When I was 13 or 14, I always ate alone in the cafeteria. I kept to myself, pacing around the halls until it was time to return to class. I had always been like that. I always got along with my schoolmates, but I preferred my own company most of the time. It was nothing personal. I was the same way at family gatherings, and my family was relatively close and loving. I have always been a natural born loner, plain and simple.
One day, a good-intentioned pair of girls a year above myself approached me and began trying to make small talk. I reciprocated as best I could (poorly). The pattern repeated itself over the weeks that followed. Finally, one of the two clarified that they did not want me to become one of those individuals “who comes to school and shoots people.”
At that time, I would simply have explained that I was an introvert. Later, when in college I became familiar with the work of Susan Cain (whose book Quiet: The Power of Introverts in a World that Can’t Stop Talking I always recommend, not to mention Party of One: The Loner’s Manifesto by Anneli Rufus), I further categorized myself as an extreme introvert. Not until I was 25, when I finally sought out professional adult therapy, did I discover the positive correlation between my lifelong behavioral, psychological tics and the condition known as Autism Spectrum Disorder (ASD).
There is no medical solution for autism. The organization Autism Speaks explain on their website that ASD “refers to a broad range of conditions characterized by challenges with social skills, repetitive behaviors, speech and nonverbal communication.” At present, the most effective treatment for autism symptoms seems to be responsive therapies and other approaches designed to improve social skills. Scientific studies have yielded some evidence that stem cell transfusion therapy, as well as blocking production of a particular protein, may help reduce autism symptoms, but “such research is only exploratory and not definitive.”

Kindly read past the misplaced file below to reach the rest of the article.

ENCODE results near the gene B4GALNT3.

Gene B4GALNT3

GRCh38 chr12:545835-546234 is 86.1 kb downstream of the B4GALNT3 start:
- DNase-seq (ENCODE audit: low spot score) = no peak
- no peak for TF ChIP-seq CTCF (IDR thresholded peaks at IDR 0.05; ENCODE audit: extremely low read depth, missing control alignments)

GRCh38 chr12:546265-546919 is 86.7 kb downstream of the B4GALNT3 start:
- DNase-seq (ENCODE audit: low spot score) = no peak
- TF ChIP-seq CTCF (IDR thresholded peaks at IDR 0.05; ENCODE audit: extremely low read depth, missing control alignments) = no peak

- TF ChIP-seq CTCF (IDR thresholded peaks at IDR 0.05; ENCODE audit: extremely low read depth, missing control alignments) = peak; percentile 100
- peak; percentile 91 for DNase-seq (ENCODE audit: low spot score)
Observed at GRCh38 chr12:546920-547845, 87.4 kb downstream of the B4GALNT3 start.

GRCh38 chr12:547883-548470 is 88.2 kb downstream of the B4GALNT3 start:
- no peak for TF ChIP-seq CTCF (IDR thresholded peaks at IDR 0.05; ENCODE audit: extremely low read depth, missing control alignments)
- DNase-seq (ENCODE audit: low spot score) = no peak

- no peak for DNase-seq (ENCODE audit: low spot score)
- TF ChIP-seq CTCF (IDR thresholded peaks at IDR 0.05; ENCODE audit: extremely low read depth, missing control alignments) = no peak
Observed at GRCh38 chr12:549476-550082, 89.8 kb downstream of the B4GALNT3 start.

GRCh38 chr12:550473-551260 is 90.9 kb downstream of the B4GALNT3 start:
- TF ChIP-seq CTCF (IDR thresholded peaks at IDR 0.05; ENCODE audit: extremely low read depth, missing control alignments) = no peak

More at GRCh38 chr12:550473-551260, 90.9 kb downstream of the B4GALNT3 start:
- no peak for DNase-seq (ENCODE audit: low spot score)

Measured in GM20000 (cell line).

Should we be looking for a “cure” for autism? Is behavioral therapy enough? Are these questions more pressing now that autism is (arguably) on the rise in the United States? I cannot say for sure but, having lived most of my life with the burden of a condition I could not put a name to, and could therefore not explain to others despite the almost unendurable pain it sometimes caused me, I think it is important we begin to contemplate these questions.
Why should we address the rise in Autism?
There is some debate over whether autism is becoming more prevalent, or simply becoming more widely recognized as awareness increases. “Increased awareness of autism has undoubtedly contributed” to its public visibility, but a variety of biological and environmental factors may also be contributing to its growing prevalence.
For instance, more women in the United States are having babies in their thirties than in their twenties, for the first time ever. What does this have to do with autism? One of the potential causes positively associated with autism in children is being born to older parents. If parental agedness is indeed a cause, it is reasonable that autism should be on the rise (my own mother and father were 36 and 42, respectively, when I was born). According to the Mayo Clinic, autism is also associated with a child’s sex (boys being approximately four times more likely to develop autism compared to girls), family history, other disorders, and being born preterm.
The Mayo Clinic goes on to list some of the usual complications associated with autism: problems in school and with successful learning; employment problems; inability to live independently; social isolation; stress within the family; victimization and being bullied. There are, of course, additional complications associated with these issues. As I once retorted to a radical feminist who accused me of being a “typical male incel [involuntary celibate]” because I support sex work, sexual frustration typically goes hand in hand with communicative disorders like autism.